It is not the first time I get paid for my translation services (most of the time I do not get paid). The first was when I did the book Flowing Desires for Vivian (a China-born Singaporean), who has since become a family friend. Kitten and I put in long hours to translate the novel – it was harder than we thought.

This time, I translated an 8-page brochure from English to simplified Chinese. It was a brochure on yacht ownership, and it makes me really want to own one of those yacht memberships one of these days. If the Lord be willing, one day I shall. Perhaps when the children are all flown the coop, Kitten and I can live onboard a yacht!

I was rewarded for my few hours of work with USD27 (USD 30 paid by my employer, of which USD3 goes to Freelancer), which is relatively low. I am not complaining though. At a time when I am jobless, any income counts.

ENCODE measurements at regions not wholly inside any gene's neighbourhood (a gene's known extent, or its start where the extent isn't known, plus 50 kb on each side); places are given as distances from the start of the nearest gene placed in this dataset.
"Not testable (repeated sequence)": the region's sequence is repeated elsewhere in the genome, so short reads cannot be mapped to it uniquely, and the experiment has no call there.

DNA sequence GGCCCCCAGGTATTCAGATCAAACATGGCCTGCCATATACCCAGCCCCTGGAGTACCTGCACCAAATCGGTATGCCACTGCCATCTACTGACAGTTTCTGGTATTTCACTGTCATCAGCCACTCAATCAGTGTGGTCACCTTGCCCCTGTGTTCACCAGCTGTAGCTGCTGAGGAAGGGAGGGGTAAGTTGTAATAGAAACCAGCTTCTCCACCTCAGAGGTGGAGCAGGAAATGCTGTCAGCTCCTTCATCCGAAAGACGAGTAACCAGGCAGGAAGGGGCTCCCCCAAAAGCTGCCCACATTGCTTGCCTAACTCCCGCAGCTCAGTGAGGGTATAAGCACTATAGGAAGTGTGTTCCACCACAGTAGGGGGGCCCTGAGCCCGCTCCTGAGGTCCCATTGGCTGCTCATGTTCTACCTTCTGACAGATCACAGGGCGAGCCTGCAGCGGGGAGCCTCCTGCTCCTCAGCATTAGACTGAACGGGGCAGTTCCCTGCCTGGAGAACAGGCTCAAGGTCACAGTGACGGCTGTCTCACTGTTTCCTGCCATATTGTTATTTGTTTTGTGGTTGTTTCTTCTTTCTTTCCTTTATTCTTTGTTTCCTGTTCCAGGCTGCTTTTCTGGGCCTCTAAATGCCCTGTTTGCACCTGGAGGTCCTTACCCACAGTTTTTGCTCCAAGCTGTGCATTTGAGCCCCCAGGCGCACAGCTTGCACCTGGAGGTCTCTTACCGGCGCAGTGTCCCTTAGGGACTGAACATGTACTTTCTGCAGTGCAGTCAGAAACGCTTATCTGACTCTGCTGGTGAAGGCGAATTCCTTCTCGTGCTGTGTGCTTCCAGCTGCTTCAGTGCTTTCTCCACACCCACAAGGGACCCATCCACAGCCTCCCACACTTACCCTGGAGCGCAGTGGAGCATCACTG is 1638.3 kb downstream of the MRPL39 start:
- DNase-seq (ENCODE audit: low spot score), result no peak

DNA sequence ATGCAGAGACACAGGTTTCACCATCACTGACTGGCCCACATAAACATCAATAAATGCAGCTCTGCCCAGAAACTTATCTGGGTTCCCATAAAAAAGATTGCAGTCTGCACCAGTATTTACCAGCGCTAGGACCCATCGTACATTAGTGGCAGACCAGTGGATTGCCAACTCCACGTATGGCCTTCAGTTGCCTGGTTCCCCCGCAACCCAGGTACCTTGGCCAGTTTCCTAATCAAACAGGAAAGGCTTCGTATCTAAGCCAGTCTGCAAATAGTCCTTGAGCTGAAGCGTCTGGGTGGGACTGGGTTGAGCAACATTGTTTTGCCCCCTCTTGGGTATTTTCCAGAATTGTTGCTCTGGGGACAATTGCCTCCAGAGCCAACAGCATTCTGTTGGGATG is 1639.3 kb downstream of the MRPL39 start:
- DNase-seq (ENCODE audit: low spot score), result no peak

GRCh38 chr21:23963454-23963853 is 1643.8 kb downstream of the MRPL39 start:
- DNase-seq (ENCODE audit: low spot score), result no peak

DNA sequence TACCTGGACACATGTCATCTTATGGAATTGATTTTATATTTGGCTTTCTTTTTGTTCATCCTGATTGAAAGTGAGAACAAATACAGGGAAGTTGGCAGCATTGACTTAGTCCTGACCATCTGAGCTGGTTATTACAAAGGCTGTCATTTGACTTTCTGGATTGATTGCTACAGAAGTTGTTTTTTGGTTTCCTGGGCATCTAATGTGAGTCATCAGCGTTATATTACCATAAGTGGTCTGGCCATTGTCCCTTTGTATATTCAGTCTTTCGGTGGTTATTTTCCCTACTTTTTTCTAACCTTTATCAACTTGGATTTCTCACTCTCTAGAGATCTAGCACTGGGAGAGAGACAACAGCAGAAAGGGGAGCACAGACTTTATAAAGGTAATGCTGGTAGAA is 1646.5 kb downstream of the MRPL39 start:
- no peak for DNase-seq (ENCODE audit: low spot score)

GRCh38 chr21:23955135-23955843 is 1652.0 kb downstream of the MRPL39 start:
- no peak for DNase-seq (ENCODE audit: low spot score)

Feel free to join Freelancer through this link (Freelancer) here, for those of you interested in getting some side income! They offer all kinds of freelance work, from IT jobs, to data entry jobs, to voiceovers!

A Gift and a Bribe in Oriental Societies

This was originally published when Sensei Michael was in China.

Many westerners who come over to oriental societies have to immediate grapple with one reality – the strong culture and presence of gifts-giving and even bribery that takes place in our societies. It can range from the blatant (Indonesia or Vietnam) to the indirect (China or Philippines) to the “legalised and regulated” (Singapore!).